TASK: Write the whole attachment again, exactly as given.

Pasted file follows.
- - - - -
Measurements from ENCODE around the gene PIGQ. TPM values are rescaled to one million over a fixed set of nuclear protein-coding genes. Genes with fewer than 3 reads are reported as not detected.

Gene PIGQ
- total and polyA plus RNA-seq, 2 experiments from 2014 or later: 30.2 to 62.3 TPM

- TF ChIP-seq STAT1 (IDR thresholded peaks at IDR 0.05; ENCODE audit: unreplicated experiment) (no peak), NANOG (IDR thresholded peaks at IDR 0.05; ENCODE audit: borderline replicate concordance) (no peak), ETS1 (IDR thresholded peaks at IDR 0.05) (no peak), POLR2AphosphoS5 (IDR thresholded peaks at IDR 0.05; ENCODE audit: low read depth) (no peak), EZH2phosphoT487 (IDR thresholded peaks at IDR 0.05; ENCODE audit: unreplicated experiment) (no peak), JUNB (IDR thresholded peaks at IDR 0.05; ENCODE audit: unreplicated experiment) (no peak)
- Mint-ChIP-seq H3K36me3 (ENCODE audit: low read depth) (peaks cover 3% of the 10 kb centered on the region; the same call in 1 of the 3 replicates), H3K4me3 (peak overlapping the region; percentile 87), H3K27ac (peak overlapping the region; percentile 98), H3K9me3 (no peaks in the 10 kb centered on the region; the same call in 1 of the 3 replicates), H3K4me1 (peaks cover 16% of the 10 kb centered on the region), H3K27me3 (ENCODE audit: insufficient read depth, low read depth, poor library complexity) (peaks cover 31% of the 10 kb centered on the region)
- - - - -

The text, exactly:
Measurements from ENCODE around the gene PIGQ. TPM values are rescaled to one million over a fixed set of nuclear protein-coding genes. Genes with fewer than 3 reads are reported as not detected.

Gene PIGQ
- total and polyA plus RNA-seq, 2 experiments from 2014 or later: 30.2 to 62.3 TPM

- TF ChIP-seq STAT1 (IDR thresholded peaks at IDR 0.05; ENCODE audit: unreplicated experiment) (no peak), NANOG (IDR thresholded peaks at IDR 0.05; ENCODE audit: borderline replicate concordance) (no peak), ETS1 (IDR thresholded peaks at IDR 0.05) (no peak), POLR2AphosphoS5 (IDR thresholded peaks at IDR 0.05; ENCODE audit: low read depth) (no peak), EZH2phosphoT487 (IDR thresholded peaks at IDR 0.05; ENCODE audit: unreplicated experiment) (no peak), JUNB (IDR thresholded peaks at IDR 0.05; ENCODE audit: unreplicated experiment) (no peak)
- Mint-ChIP-seq H3K36me3 (ENCODE audit: low read depth) (peaks cover 3% of the 10 kb centered on the region; the same call in 1 of the 3 replicates), H3K4me3 (peak overlapping the region; percentile 87), H3K27ac (peak overlapping the region; percentile 98), H3K9me3 (no peaks in the 10 kb centered on the region; the same call in 1 of the 3 replicates), H3K4me1 (peaks cover 16% of the 10 kb centered on the region), H3K27me3 (ENCODE audit: insufficient read depth, low read depth, poor library complexity) (peaks cover 31% of the 10 kb centered on the region)